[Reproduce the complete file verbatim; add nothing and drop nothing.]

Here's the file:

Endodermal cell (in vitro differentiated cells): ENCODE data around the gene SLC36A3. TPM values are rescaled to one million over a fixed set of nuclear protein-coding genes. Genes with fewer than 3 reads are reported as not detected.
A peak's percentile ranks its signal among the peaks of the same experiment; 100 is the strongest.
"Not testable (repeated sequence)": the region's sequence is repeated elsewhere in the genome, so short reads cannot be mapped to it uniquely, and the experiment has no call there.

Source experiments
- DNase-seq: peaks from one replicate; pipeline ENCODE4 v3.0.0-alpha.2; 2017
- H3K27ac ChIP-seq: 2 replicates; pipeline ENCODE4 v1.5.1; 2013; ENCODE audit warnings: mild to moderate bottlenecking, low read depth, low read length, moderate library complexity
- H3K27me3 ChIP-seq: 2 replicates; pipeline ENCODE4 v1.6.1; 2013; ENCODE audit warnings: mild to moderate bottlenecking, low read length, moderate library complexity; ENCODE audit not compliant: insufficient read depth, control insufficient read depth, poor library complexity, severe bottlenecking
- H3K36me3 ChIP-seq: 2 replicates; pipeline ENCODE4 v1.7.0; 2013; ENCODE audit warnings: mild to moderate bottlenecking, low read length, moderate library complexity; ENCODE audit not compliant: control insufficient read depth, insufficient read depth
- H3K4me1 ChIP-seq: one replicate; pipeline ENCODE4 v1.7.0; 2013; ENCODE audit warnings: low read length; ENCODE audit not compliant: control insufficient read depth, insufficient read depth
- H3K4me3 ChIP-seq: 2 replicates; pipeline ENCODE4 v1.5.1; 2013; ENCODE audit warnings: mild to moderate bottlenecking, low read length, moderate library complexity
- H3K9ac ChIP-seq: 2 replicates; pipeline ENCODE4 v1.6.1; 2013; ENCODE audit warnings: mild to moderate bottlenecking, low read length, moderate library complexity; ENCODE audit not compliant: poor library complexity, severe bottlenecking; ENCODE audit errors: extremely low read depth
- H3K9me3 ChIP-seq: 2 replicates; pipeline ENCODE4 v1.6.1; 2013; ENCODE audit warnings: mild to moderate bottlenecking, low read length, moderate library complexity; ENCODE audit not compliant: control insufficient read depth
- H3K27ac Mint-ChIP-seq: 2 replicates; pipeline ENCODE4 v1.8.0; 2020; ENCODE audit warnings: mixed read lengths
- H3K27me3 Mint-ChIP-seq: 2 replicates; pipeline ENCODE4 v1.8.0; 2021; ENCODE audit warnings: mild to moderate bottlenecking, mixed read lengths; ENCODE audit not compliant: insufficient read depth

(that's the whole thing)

Endodermal cell (in vitro differentiated cells): ENCODE data around the gene SLC36A3. TPM values are rescaled to one million over a fixed set of nuclear protein-coding genes. Genes with fewer than 3 reads are reported as not detected.
A peak's percentile ranks its signal among the peaks of the same experiment; 100 is the strongest.
"Not testable (repeated sequence)": the region's sequence is repeated elsewhere in the genome, so short reads cannot be mapped to it uniquely, and the experiment has no call there.

Source experiments
- DNase-seq: peaks from one replicate; pipeline ENCODE4 v3.0.0-alpha.2; 2017
- H3K27ac ChIP-seq: 2 replicates; pipeline ENCODE4 v1.5.1; 2013; ENCODE audit warnings: mild to moderate bottlenecking, low read depth, low read length, moderate library complexity
- H3K27me3 ChIP-seq: 2 replicates; pipeline ENCODE4 v1.6.1; 2013; ENCODE audit warnings: mild to moderate bottlenecking, low read length, moderate library complexity; ENCODE audit not compliant: insufficient read depth, control insufficient read depth, poor library complexity, severe bottlenecking
- H3K36me3 ChIP-seq: 2 replicates; pipeline ENCODE4 v1.7.0; 2013; ENCODE audit warnings: mild to moderate bottlenecking, low read length, moderate library complexity; ENCODE audit not compliant: control insufficient read depth, insufficient read depth
- H3K4me1 ChIP-seq: one replicate; pipeline ENCODE4 v1.7.0; 2013; ENCODE audit warnings: low read length; ENCODE audit not compliant: control insufficient read depth, insufficient read depth
- H3K4me3 ChIP-seq: 2 replicates; pipeline ENCODE4 v1.5.1; 2013; ENCODE audit warnings: mild to moderate bottlenecking, low read length, moderate library complexity
- H3K9ac ChIP-seq: 2 replicates; pipeline ENCODE4 v1.6.1; 2013; ENCODE audit warnings: mild to moderate bottlenecking, low read length, moderate library complexity; ENCODE audit not compliant: poor library complexity, severe bottlenecking; ENCODE audit errors: extremely low read depth
- H3K9me3 ChIP-seq: 2 replicates; pipeline ENCODE4 v1.6.1; 2013; ENCODE audit warnings: mild to moderate bottlenecking, low read length, moderate library complexity; ENCODE audit not compliant: control insufficient read depth
- H3K27ac Mint-ChIP-seq: 2 replicates; pipeline ENCODE4 v1.8.0; 2020; ENCODE audit warnings: mixed read lengths
- H3K27me3 Mint-ChIP-seq: 2 replicates; pipeline ENCODE4 v1.8.0; 2021; ENCODE audit warnings: mild to moderate bottlenecking, mixed read lengths; ENCODE audit not compliant: insufficient read depth